National Shelter are also calling for change. "The data demonstrates the need for national leadership and a national housing strategy. We need to bring the threads of tax reform, incentives to encourage greater investment by institutional finance and states, planning reforms and urban and regional development together to tackle this problem," Mr Pisarski said.


With a RAI of 102 in the December quarter, greater Hobart is now the least affordable capital city in Australia. Rents in Hobart are now unaffordable to even average income households.

The average household in Hobart faces rents at 29% of total income, putting it on the verge of housing stress - when it becomes difficult to afford essentials, like food and healthcare.

And the problem is spreading - areas such as Margate and Sorell are also now unaffordable to median households.

The situation is most dire for those on lower incomes. A single pensioner faces severely unaffordable rents at 44% of income, while pensioner couples faces rents at 32% of income, which is deemed unaffordable.

With a RAI of 121, the average household in regional Tasmania faces rent at around 25% of income.

New South Wales

With a RAI of 113 in the December quarter of 2017, rents remain moderately unaffordable on average in Sydney. It's performing marginally better than estimated, thanks to increased income levels from Census data.

A single pensioner household faces spending 94% of income on rent. This extreme level of housing stress is exacerbated by other pressures such as increased healthcare costs and reduced mobility.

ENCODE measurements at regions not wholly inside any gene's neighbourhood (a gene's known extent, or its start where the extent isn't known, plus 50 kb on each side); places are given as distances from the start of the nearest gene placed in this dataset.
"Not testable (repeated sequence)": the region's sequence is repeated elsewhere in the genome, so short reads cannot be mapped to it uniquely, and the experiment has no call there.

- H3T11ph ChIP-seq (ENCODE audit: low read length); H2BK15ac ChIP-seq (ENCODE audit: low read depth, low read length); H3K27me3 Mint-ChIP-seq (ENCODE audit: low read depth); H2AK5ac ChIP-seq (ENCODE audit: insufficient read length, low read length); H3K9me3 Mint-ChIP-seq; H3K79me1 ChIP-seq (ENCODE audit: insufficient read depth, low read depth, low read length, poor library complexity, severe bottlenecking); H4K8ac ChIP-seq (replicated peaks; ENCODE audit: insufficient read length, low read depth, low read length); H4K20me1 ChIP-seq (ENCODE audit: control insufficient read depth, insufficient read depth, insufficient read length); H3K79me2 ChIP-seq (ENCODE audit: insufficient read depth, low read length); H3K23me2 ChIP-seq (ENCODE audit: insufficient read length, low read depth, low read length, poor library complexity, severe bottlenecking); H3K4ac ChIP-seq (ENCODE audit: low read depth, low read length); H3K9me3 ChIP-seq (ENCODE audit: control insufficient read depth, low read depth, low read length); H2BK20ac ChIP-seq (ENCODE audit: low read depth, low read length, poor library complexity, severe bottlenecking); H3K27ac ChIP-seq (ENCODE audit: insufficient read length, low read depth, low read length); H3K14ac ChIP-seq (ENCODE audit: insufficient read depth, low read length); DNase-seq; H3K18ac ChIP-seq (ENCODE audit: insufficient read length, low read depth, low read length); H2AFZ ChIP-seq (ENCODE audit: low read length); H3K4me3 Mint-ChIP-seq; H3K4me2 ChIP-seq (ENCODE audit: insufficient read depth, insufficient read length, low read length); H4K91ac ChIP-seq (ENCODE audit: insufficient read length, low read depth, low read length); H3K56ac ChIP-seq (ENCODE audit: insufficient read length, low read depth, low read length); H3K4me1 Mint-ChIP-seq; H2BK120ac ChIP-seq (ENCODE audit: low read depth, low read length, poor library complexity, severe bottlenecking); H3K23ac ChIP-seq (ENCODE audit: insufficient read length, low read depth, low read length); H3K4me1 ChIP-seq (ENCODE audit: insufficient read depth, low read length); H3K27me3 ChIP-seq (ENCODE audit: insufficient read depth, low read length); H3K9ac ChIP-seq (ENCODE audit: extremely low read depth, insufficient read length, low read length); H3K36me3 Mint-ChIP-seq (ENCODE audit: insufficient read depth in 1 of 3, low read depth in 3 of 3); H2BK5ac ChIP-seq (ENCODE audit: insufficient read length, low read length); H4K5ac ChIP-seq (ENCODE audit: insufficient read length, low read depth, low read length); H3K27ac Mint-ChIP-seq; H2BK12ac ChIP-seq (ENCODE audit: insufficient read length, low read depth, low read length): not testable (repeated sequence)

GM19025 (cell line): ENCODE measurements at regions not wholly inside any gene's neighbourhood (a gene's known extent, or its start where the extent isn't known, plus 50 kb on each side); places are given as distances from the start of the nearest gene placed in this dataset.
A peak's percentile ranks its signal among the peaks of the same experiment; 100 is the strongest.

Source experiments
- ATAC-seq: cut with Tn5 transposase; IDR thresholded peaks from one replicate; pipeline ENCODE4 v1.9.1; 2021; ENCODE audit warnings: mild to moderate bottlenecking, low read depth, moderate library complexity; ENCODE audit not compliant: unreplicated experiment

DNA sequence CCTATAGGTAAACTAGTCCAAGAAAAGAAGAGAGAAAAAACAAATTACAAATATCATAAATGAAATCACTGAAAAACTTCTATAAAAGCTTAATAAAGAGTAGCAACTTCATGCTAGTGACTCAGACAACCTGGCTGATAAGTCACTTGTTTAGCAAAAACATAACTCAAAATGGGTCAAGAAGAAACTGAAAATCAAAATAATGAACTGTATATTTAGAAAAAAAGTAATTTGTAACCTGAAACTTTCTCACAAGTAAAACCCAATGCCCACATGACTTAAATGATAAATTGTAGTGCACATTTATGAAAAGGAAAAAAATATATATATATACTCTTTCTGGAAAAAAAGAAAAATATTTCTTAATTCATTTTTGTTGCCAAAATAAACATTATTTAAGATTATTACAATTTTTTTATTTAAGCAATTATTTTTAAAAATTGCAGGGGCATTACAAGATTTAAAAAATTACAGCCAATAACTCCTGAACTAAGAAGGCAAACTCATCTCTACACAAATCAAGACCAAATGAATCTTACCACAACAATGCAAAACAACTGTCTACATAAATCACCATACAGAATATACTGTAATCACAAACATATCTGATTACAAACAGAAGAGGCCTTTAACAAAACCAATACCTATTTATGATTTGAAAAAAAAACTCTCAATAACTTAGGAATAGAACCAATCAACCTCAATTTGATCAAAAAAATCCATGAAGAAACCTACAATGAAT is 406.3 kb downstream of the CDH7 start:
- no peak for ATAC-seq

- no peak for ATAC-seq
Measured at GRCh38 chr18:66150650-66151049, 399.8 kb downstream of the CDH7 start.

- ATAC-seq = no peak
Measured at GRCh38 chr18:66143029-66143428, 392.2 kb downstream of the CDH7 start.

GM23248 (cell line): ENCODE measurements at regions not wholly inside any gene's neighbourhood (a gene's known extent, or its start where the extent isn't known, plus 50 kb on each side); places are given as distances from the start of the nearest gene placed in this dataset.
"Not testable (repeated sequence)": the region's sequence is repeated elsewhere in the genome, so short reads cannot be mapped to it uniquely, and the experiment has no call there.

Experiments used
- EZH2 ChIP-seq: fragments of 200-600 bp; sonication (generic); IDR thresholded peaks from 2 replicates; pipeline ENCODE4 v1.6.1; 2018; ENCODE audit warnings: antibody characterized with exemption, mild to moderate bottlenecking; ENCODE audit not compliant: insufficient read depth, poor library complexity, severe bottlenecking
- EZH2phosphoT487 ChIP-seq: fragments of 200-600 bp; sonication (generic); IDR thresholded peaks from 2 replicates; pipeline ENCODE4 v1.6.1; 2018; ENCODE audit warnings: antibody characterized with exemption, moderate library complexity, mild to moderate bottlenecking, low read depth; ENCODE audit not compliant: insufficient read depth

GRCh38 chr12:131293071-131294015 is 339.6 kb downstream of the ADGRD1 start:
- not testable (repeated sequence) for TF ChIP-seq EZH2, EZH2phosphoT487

Regional NSW remains the least affordable regional area studied in Australia, with a RAI of 112 median households face rents at 27% of income.


With a RAI of 126 in the December quarter of 2017, the median household in Greater Melbourne faces rents at around 24% of total income, which is considered acceptable.

However, unaffordable rents are spreading from the city centre. Areas in the west, north, east and south of Melbourne, such Altona, Coburg, Heidelberg, and Oakleigh, became moderately unaffordable in the last quarter. They previously had acceptable rents.

"Australia's food capital is unaffordable for hospitality workers and minimum wage households," Witte said. "Full-time hospitality workers may pay 34% of their income on rent, forcing them into housing stress.

With a RAI of 123, regional Victoria is the only regional area studied in Australia, alongside regional NSW, that is even less affordable than its metropolitan counterpart.


With a RAI of 121 in the December quarter, the average household in Brisbane faces rents at 25% of total income - rents are considered acceptable for the first time since the inception of the Index in 2012.

However, rents remain unaffordable to lower income households. A single pensioner faces severely unaffordable rents at 65% of income. It's just as dire for pensioner couples, who face rents at 41% of income, also deemed severely unaffordable.

Regional Queensland recorded a RAI of 122, with the average household facing rents at 25% of total income.

Australian Capital Territory